Overview of Jamaica


Jamaica is the largest English speaking Caribbean, and the third largest in the region. The island of Jamaica is divided into three (3) counties. These include Cornwall, Middlesex and Surrey. These counties are divided further into fourteen (14) parishes: Kingston, St. Andrew, Manchester, St. Ann, Clarendon, St. Catherine, Manchester, St. Elizabeth, Westmoreland, Hanover, St. James, Trelawny, St. Mary, Portland and St. Thomas. Each parish has a capital town, Montego Bay in St. James and Kingston, have many city status. Kingston is Jamaica’s capital.


Jamaica has a rich and diverse culture blended from around the world. In this beautiful island, our motto is “Out of Many One People” This motto represents the different races of people living together in Jamaica as one. Equally important is our National Dish-Ackee and SaltFish, our National Bird – The Doctor Bird, The National Tree – The Blue Mahoe and the National Flower- The Lignum Vitae.


The official language of Jamaica is English, spoken in proper fashion with a uniquely Jamaican accent. But the language of the streets is patois. This musical dialect is a combination of English, Spanish, Portuguese, African phrases and a good dose of Jamaican slang. Spoken in a sing-song style, the result is as exotic as any foreign language.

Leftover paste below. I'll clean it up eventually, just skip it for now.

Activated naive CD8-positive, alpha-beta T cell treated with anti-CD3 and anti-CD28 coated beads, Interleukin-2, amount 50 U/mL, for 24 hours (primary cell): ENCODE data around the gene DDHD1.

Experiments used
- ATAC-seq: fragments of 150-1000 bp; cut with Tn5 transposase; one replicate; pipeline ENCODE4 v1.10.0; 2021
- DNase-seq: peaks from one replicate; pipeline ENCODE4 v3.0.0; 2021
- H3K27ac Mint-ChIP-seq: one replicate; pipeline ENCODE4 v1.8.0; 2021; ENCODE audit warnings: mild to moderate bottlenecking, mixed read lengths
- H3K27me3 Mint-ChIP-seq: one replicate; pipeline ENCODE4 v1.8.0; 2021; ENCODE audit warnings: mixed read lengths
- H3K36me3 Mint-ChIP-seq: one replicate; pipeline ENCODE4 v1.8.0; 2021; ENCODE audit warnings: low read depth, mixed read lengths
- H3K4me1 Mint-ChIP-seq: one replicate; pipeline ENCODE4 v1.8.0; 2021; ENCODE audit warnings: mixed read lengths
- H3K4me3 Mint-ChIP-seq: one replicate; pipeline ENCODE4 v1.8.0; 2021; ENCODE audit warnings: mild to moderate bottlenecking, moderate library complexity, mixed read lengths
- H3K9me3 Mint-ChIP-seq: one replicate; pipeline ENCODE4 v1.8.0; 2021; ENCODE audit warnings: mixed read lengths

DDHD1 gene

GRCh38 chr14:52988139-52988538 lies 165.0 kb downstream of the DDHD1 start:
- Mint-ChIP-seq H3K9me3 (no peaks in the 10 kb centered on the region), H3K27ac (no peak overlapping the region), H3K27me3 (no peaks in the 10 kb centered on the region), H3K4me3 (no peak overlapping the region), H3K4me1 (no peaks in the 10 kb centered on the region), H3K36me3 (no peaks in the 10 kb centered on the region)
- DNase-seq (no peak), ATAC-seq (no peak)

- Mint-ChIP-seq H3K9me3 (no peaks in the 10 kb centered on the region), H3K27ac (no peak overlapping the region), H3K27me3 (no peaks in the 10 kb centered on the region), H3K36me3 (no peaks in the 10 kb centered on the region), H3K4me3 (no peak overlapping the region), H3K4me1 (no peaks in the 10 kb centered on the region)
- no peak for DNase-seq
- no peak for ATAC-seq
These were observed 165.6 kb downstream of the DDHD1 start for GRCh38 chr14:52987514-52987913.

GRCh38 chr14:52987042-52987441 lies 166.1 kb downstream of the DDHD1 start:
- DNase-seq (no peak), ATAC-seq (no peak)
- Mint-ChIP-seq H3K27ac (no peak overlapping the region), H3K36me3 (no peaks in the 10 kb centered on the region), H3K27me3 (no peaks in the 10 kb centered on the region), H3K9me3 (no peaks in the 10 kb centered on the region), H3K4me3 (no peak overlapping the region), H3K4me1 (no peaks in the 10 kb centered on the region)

Jamaica is the home of the famous Reggae music, founded in the 1960’s reggae music was developed and made famous by reggae artists such as Bob Marley, Peter Tosh, Jimmy Cliff among many others.

Read more: http://www.jis.gov.jm/ja50/v2/in-a-nutshell-jamaica/overview-of-jamaica/

Overview of Montego Bay

Montego Bay defies description: posh resort, package tour playground, market town, commercial centre, seaport, slum, second city, capital of the west - its disparate elements co-exist without blending. The result is an atmosphere of schizophrenic energy. Almost all tourists enter Jamaica through the Donald Sangster airport but Montego Bay has long outgrown the label "tourist town". It is sometimes referred to as "the Republic" a nickname dating back to the last century when independent local landowners criticized the government for neglecting the western parishes. That situation still exists and true Montegonians, born in the bay and known as "Bawn a bays" sometimes still threaten, only half in jest, to secede from the rest of the island.

Read more: http://discoverjamaica.com/gleaner/discover/tour_ja/tour_c.htm